Many supporters of Mayor Bloomberg’s proposed ban on sales of soda larger than 16 ounces in New York City restaurants, sports venues, movie theaters and more argue that the real importance of the ban is to generate a national dialogue about obesity.

The other two-thirds, who fail to support such a ban based on national polling, likely fear that if this ill-conceived ban, which will do absolutely nothing to reduce obesity levels in NYC, is approved by the mayor’s appointees on the Health Commission, the seemingly isolated policy will set into motion a chain of events with far-reaching effects. It is the classic “slippery slope” argument.

Already we’re seeing the slippery slope of Bloomberg’s ban manifest in other parts of the country. Earlier this week, the city council in Cambridge, Mass., voted to have its health department study a ban similar to Bloomberg’s proposal. The mayor, who proposed the study, had this to say in a Boston Herald article:

“As much free will as you can have in a society is a good idea…. But with a public health issue, you look at those things that are dangerous for people that need government regulation …. When people are served these gigantic portions of soda in bottomless cups, sometimes it’s just more than people are able to resist.”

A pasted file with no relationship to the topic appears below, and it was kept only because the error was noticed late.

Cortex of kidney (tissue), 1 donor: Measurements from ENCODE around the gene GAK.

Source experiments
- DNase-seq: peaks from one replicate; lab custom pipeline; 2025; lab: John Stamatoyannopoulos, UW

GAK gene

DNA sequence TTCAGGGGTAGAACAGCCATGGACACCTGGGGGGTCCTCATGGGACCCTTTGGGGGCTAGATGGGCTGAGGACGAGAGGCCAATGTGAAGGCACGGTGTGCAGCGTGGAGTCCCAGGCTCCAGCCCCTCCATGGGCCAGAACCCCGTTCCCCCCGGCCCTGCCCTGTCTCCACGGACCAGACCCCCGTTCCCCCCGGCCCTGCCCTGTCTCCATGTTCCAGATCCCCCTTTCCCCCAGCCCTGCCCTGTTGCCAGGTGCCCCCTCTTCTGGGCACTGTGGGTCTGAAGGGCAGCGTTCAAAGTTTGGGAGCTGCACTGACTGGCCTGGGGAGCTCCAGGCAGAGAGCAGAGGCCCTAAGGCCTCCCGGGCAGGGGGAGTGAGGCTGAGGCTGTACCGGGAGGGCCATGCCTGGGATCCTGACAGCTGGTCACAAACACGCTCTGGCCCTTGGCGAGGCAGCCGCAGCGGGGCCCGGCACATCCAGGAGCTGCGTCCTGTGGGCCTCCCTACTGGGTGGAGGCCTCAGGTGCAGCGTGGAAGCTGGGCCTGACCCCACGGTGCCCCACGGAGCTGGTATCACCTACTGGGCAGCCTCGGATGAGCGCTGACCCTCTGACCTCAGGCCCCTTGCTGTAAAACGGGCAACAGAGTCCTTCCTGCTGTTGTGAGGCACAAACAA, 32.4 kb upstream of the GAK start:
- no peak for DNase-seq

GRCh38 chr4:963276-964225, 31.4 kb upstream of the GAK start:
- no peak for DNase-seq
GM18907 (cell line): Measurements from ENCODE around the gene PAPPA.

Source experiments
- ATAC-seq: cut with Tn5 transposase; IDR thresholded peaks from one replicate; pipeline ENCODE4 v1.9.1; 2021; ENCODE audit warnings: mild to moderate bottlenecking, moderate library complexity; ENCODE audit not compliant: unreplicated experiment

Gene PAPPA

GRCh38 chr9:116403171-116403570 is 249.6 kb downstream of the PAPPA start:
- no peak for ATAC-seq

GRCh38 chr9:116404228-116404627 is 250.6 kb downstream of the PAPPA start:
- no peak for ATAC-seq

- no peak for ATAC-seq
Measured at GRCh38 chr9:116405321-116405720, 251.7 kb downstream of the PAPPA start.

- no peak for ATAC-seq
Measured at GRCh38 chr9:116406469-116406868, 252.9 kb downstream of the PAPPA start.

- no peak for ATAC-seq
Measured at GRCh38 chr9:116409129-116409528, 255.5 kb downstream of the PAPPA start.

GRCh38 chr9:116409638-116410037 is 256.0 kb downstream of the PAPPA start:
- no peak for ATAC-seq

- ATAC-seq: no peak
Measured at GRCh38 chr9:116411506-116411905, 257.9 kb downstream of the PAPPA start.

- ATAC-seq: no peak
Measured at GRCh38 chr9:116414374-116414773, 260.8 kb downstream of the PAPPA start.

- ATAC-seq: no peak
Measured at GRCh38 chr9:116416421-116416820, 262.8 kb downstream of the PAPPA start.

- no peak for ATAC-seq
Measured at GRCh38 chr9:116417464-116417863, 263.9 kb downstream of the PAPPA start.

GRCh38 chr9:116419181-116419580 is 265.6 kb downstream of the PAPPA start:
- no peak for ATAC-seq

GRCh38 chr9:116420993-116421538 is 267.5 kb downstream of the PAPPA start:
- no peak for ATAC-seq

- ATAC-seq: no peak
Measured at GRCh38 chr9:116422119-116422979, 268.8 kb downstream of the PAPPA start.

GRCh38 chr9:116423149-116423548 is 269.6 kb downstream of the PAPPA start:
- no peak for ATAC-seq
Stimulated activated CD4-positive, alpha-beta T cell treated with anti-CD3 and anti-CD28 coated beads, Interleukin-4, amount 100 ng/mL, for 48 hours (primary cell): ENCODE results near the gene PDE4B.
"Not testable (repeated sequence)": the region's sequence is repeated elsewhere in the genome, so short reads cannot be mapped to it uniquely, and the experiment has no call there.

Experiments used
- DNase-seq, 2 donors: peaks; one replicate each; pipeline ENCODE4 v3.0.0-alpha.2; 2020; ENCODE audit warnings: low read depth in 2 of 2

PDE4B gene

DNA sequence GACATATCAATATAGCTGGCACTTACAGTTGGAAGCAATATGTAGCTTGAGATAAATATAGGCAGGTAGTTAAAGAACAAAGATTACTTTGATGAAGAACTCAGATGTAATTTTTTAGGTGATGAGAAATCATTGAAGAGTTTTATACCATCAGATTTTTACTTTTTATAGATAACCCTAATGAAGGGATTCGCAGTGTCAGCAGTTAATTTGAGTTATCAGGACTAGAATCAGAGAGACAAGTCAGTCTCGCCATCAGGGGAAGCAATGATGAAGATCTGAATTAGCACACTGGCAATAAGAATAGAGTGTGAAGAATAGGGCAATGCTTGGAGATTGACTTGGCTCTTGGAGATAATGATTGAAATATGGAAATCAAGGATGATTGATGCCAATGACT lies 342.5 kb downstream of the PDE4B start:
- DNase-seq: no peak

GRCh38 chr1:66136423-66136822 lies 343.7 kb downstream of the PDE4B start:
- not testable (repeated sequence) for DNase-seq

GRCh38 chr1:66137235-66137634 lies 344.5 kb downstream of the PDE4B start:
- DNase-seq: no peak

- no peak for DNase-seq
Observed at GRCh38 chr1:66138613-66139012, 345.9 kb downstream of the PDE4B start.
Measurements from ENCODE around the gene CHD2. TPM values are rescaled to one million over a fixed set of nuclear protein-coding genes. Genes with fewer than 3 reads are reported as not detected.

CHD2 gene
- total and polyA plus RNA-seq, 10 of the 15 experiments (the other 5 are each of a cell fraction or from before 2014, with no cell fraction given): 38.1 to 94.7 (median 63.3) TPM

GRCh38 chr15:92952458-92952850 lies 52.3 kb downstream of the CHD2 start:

The debate over a soda ban isn’t about a national dialogue on obesity – it’s about a mandate from politicians who believe they are uniquely qualified to determine how much free will citizens should be allowed.

Think about your own mayor or city council where you live; are those people, who will either be voted out or termed out of office, uniquely qualified to determine how much you eat and drink?

In Denmark, politicians increased excise taxes on soft drinks, chocolate, ice cream and candy by 25 percent. A year later, they taxed butter, increasing the cost by 30 percent.  That slope is more slippery than a greased pig – which Denmark will probably tax next year.